Little did Vallourec realize how significant its request would prove to be as construction was about to begin.
On the eve of groundbreaking, the project team determined that the nearly 200,000 feet of underground embedded conduit needed to be redesigned and re-routed for greater efficiency. Mascaro, the general contractor on the foundations for the pipe mill project, called in Valley Electrical Consolidated, Inc. (VEC), an electrical contractor (Youngstown, Ohio), to drive the last minute change.
VEC had begun its transition to building information modeling (BIM) tools and techniques for the office and in the field several years prior--;and quickly found a way to leverage its expertise to keep the pipe mill project on track.
VEC is among the first electrical contractors in the Midwest to make the shift to BIM for electrical design and construction. The firm began its transition in mid-2009 with the purchase of Autodesk Revit MEP Suite. As part of that shift, the firm also looked into other BIM-enabled solutions.
Several members of VEC's executive team were attending a National Electrical Contractors Association (NECA) conference in 2009 and had an opportunity to see a Trimble MEP layout solution demonstration by Trimble. It seemed to VEC that mechanical and plumbing contractors and some electrical contractors were gaining great value in using the Trimble MEP layout solution to drive BIM to the field. In fact, many mechanical and plumbing contractors rely on the MEP Layout Solution to transfer design data to the field to locate pipe and duct hangers, sleeves and other apparatus.
An electrical engineer's field activities are similar in terms of the need to eliminate the traditionally manual activity of locating points for activities such as positioning stub ups quickly and accurately.
The VEC vice president brought back a unit (Trimble MEP) and challenged his Virtual Systems Coordinator Adam S. Davis, to incorporate the system into the firm's ongoing BIM initiative.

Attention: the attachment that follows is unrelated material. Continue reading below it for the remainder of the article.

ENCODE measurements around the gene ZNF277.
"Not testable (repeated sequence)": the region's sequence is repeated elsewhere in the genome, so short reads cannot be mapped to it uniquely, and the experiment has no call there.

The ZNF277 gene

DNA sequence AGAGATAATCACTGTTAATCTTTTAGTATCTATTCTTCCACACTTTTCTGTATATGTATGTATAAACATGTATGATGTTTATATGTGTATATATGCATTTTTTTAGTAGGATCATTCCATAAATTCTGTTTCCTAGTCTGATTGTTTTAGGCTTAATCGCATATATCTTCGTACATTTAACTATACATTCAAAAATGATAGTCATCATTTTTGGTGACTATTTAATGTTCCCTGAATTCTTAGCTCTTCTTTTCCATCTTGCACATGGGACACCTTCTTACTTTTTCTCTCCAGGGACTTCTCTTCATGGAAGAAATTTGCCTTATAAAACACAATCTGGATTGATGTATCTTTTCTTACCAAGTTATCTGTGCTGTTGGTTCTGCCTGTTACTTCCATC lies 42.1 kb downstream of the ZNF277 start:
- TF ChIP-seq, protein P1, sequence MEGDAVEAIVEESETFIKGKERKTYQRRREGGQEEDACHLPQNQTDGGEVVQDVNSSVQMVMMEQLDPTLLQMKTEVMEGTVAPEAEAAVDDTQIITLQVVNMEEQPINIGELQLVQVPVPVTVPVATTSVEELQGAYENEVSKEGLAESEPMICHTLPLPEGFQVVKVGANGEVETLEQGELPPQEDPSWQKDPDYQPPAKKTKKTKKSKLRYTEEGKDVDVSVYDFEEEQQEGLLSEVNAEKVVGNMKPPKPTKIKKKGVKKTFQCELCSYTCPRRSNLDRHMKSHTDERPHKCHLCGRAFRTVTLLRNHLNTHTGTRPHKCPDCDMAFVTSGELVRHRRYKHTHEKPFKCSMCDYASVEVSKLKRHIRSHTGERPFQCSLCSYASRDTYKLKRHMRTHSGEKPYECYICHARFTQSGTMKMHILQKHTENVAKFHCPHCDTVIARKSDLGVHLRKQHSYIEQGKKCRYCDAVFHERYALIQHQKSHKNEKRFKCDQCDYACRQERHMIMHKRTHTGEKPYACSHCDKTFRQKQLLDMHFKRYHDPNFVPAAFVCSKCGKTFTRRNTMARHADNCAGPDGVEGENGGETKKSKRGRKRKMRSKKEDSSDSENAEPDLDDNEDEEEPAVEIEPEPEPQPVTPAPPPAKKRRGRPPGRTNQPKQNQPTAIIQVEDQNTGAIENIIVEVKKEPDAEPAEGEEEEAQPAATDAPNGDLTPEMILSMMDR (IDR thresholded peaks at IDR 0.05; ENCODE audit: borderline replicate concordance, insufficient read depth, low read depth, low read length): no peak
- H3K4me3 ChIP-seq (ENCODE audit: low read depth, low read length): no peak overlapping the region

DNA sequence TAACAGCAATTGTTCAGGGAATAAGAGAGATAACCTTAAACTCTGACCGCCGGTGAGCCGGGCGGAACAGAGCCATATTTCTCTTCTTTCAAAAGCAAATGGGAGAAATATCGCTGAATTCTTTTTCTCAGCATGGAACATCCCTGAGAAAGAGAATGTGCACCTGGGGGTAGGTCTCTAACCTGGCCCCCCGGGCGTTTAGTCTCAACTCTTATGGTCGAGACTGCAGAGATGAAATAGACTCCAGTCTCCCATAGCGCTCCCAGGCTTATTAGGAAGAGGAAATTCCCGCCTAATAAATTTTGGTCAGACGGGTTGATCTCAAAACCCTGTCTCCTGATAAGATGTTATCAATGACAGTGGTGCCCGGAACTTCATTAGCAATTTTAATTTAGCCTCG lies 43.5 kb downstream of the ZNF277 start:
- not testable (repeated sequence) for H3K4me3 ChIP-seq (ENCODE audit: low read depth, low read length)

Davis says, "Turns out, the Trimble MEP layout solution is a natural fit to the BIM process, and would prove invaluable on the mill project."
For Vallourec's mill project, VEC was provided PDF drawings of the site. Davis completed the partial redesign of the underground system in Revit MEP. Once the design was complete, Davis transferred the 3D geometry to AutoCAD, added the conduit points and then downloaded those points to the Trimble MEP layout software.
Davis explains, "Typically, we'd have had to use the traditional method of string lines and tape measures for this job instead of the Trimble MEP layout solution. That would not have worked effectively in most areas of this project due to the congestion on site and the span that the strings would have to run (60-ft - 90-ft). Also, much of the embedded conduit was deeper than 10-ft below rough grade and plumb bobs would have been used as an additional layout tool."
With the Trimble MEP layout solution, Davis was able to locate and paint excavation ditches for the conduits. Once the crews finished digging the ditches, he would return to the site and spot the conduits.
"Each template might have 20 conduits, and I need to spot four points for each template," says Davis. "The field unit sped this process up considerably. I've virtually eliminated the tedious manual process of string and line. We were able to layout between 80-90 points in a good day for a total of approximately 2,500 points on the project thus far."
In addition, the availability of the Trimble unit allowed VEC to use a one-person crew, rather than two or more, to layout and verify all conduits regardless of elevation/position.
"The ability to keep areas we were working in open to other trades also allowed the project to move along more smoothly," he adds.
The embedded conduit is about 90% complete for the "Pipe Mill" area. Additional contracts for the "Finishing Mill" will be released for bid soon.
Since the Vallourec mill project began, VEC has used the Trimble MEP layout solution on several other projects including Southington Schools and multiple commercial facilities. Adam concludes, "Internally, we've developed a speedy and accurate BIM driven process that will continue to provide value to our clients. We continue to look for greater connections between our digital design data and the rest of the project team, in the form of coordination, clash detection and lifecycle facility management. We believe those connections will continue to emerge as the overall industry realizes the advantages derived from advanced collaborative tools."
Adam S. Davis is the Virtual Systems Coordinator for VEC. With a background in precast/mechanical systems design, he coordinates all digital systems for the company. He represents NECA with the buildingSMART Alliance, a council of the National Institute of Building Sciences and serves on the National BIM Standard (NBIMS) planning committee.